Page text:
What’s the Difference Between GPT and MBR When Initializing or Converting a Disk?

Set up a brand new HDD or SSD on Windows 8.x or 10 and you’ll likely be asked whether you want to use the MBR or GPT partition structures.

Many people have no idea of this issue so that they have to be hesitating when making a choice between MBR and GPT, and they eagerly hope someone could tell them which one is better or which one they should choose.

MBR vs. GPT: The Difference

MBR stands for Master Boot Record while GPT represents GUID Partition Table, and they are 2 partitioning schemes for HDD, SSD and removable devices.

To know what partitioning scheme your hard disk is employing, just download and install MiniTool Partition manager, which is a free partitioning software to help users explore disk/partition properties, initialize disk (to MBR or GPT), enlarge a partition, change partitioning scheme between MBR and GPT, convert file system between FAT32 and NTFS, and so on.

Then, launch the freeware to get the main window:

From the screenshot you can see I have 2 disks: one MBR and one GPT.

Since MBR and GPT are partitioning schemes, they are doing the same thing: manage how partitions are created and organized on a hard disk, but they differ from each other in many aspects.

Firstly, MBR and GPT Were Introduced in Different Time

MBR was introduced with IBM PC DOS 2.0 in March 1983 and it is used till now. However, GPT was developed in the late 1990s as part of what eventually became UEFI, and it becomes popular just in recent years.

Secondly, MBR and GPT Have Different Structures

MBR consists of 3 parts, including master boot code, a partition table for the disk, and disk signature. A partition table can hold maximum number of 4 entries for primary partitions in Windows.

However, a GUID Partition Table is composed of a Protective MBR which is used in a way that prevents MBR-based disk utilities from misrecognizing and possibly overwriting GPT disks, a primary GUID partition table header which records its own size and location and the size and location of the secondary GPT header, a primary GUID Partition Entry Array, a backup GUID Partition Entry Array, and a backup GUID Partition Table Header. A GUID partition table could contain up to 128 partition entries in Windows.

Thirdly, Supports on Disk Capacity and Partition Amounts Are Different

Support on Partition Amounts
Since an MBR partition table can hold 4 primary partition entries at most, we are only allowed to create the maximum number of 4 primary partitions on an MBR disk. If we want to create more partitions, we have to create an extended partition where lots of logical partitions could reside. However, a logical partition can’t be set active.

On the contrary, a GPT disk theoretically allows an almost unlimited number of partitions, but Windows implementation restricts it to 128 partitions. Each partition on GPT can function like a primary partition on MBR disk.

Support on Disk or Partition Capacity
We can only use 2TB or 16TB of a hard disk’s capacity no matter how large the disk is, if we initialize it to MBR. If the disk is using the traditional 512B sector, we can only use 2TB. If it is using 4Kn (4K native) sector, we can use 16TB.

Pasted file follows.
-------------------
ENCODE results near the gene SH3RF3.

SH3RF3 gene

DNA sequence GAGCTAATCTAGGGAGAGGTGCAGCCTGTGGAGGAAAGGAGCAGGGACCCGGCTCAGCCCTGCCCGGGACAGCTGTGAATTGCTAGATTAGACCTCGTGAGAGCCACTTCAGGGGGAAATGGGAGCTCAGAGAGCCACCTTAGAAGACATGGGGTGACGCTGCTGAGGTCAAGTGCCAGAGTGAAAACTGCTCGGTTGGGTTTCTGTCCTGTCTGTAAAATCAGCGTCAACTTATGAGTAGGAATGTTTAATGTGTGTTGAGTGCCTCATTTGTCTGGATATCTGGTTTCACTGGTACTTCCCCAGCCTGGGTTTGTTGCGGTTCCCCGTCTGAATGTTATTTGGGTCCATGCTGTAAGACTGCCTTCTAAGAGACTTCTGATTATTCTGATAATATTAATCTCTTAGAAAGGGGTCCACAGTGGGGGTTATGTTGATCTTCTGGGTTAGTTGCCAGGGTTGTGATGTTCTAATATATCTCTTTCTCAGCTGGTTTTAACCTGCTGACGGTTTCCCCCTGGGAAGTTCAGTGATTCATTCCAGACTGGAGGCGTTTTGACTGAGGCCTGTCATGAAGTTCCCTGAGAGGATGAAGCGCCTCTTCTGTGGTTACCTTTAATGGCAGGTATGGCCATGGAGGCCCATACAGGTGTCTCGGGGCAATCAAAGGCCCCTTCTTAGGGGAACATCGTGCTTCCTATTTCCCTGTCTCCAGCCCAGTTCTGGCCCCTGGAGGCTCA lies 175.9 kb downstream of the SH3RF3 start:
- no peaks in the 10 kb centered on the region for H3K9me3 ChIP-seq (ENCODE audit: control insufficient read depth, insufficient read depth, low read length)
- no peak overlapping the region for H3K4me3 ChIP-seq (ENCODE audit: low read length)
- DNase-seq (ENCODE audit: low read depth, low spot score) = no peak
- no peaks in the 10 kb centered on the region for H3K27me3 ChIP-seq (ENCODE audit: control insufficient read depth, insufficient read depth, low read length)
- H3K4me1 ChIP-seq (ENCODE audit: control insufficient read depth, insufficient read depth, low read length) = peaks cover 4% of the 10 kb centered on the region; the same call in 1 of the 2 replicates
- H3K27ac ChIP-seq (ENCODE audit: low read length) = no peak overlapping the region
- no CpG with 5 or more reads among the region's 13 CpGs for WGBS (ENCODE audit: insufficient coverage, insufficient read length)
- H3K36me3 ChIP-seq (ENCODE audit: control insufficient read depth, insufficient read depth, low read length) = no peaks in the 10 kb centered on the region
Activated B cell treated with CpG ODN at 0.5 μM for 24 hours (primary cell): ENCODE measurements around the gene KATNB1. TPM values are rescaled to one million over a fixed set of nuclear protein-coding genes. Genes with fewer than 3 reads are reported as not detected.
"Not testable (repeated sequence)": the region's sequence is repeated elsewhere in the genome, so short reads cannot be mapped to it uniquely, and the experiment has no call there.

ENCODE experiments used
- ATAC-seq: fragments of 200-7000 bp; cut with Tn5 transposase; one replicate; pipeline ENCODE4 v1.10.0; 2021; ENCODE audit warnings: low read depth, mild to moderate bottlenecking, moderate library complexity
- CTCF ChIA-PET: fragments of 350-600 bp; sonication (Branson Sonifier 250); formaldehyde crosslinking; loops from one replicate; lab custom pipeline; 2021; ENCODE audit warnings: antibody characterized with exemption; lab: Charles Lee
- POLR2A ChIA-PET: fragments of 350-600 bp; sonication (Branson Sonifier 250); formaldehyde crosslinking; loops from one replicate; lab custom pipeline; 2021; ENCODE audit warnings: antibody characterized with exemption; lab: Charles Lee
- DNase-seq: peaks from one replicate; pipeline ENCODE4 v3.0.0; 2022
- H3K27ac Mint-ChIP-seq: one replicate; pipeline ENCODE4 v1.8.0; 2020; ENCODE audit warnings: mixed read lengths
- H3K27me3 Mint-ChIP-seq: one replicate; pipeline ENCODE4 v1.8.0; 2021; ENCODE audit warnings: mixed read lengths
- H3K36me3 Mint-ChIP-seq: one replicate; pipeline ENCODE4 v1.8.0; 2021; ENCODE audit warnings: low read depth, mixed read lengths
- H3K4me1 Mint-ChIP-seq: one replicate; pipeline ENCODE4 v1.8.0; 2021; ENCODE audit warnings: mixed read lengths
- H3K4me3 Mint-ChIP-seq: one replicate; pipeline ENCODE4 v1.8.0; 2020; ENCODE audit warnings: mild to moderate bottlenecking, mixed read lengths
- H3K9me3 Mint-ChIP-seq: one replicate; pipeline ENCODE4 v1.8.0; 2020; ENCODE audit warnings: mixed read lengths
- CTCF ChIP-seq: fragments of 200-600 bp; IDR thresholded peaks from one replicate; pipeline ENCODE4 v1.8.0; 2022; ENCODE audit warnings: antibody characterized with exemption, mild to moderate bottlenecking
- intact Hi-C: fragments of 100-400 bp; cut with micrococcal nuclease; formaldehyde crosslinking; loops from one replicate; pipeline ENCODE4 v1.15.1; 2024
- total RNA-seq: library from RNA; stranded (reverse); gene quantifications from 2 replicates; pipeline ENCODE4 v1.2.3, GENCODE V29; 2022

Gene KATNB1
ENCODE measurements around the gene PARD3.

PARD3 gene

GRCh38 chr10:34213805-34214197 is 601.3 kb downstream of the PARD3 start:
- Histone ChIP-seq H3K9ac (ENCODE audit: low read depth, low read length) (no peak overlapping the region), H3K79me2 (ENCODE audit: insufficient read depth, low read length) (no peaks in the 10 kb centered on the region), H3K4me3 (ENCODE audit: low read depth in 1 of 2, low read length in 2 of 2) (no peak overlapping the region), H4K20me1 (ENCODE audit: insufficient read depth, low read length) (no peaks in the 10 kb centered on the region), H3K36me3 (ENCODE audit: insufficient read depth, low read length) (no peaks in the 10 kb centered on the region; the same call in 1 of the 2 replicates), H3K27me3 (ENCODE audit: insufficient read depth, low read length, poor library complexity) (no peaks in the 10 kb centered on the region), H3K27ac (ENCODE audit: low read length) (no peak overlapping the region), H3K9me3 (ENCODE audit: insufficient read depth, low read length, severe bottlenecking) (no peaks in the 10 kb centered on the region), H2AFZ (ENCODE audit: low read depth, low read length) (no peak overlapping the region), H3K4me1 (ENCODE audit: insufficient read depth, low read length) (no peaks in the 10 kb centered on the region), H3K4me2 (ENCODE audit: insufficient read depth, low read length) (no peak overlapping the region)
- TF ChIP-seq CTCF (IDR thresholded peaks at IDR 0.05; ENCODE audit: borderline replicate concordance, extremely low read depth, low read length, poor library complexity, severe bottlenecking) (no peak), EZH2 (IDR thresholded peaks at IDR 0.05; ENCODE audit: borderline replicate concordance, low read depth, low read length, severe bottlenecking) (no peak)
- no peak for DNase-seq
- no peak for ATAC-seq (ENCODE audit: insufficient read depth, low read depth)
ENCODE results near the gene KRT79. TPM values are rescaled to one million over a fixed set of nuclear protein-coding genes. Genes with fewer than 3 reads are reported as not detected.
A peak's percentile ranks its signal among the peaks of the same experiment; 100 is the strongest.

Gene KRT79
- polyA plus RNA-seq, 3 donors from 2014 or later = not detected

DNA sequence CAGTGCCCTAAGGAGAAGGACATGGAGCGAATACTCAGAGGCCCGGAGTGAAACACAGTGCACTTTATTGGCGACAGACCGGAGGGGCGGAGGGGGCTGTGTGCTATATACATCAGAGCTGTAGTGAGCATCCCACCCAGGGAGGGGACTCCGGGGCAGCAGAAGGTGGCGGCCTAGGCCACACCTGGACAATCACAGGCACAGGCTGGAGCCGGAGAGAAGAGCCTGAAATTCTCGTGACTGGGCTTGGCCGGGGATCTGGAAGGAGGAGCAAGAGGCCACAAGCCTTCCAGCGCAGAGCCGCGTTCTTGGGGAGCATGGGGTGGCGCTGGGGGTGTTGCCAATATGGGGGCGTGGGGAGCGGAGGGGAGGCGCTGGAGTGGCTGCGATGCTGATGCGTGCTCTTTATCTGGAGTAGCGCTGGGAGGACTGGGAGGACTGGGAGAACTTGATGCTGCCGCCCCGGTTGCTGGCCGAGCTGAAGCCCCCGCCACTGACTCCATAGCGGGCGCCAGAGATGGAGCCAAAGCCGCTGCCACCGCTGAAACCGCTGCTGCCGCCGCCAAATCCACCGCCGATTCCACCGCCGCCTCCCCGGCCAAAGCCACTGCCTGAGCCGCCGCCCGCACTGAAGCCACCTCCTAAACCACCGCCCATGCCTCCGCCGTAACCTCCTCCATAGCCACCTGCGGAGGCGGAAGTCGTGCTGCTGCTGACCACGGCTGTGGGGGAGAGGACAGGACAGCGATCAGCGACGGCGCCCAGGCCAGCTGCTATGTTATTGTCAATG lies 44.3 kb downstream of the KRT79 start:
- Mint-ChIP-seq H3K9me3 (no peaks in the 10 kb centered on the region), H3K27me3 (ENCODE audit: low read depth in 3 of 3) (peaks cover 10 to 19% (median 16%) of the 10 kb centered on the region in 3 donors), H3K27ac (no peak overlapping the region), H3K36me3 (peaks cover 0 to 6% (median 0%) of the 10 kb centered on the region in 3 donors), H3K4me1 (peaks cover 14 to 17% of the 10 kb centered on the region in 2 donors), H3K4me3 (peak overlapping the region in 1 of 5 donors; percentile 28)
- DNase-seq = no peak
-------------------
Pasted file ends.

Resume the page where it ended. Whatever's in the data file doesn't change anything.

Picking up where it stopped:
However, a GPT disk can be up to 2^64 logical blocks in length, and logical blocks could be 512 bytes or 4K in size. Therefore, a GUID partition table disk can grow to a very large size compared with MBR partition table disks. Actually, there is no need to talk about disk or partition capacity limit of GPT since there will be no hard disk exceeding the limit in a very long time.

Fourthly, MBR Differs from GPT in Compatibility

All current Windows operating systems can use GPT partitioned disks for data, such as Windows 7, Windows 8, Windows 10, Windows Server 2008, Windows Server 2012, and Windows Server 2016, but only their 64 bit versions support booting from GPT disk when UEFI boot mode is supported and enabled.

In addition, the 32 bit version of Windows XP can only see the Protective MBR, and even the 64 bit version can use GPT disk for data only.

At Last, They Have Different Boot Mode

If motherboard of our computer supports Legacy boot only, we can only boot Windows from MBR disk. To install Windows on GPT disk under this mode, you’ll receive the error message “Windows cannot be installed to this disk. The selected disk is of the GPT partition style”.

Or Windows won’t start if it is already installed on GPT disk under Legacy boot mode.

However, if motherboard of our computer supports UEFI boot only, we can only start Windows from GPT disk. To install Windows on MBR disk, you’ll receive the error message “Windows cannot be installed to this disk. The selected disk has an MBR partition table. On EFI systems, Windows can only be installed to GPT disk”.

Similarly, Windows will be unbootable if it is already installed on MBR disk in UEFI boot mode.

But luckily, current motherboards support both Legacy boot and UEFI boot, so you only need to enable the CSM (Compatibility Support Module) in BIOS when you want to boot Windows from both MBR disk and GPT disk, or enable UEFI when you want to boot from GPT disk, or enable Legacy BIOS while you plan to boot from MBR disk.

In addition, even if your motherboard supports one boot mode only, you can still find solutions from the article Windows Cannot Be Installed to a Disk? Here Are Solutions.

It’s easy to initialize a new hard disk to either MBR or GPT, which could be done in both Windows Disk Management and MiniTool Partition Wizard.

Check out how.

Now, most of you would know the difference between MBR and GPT. You may read more about which partitioning scheme is better, MBR or GPT?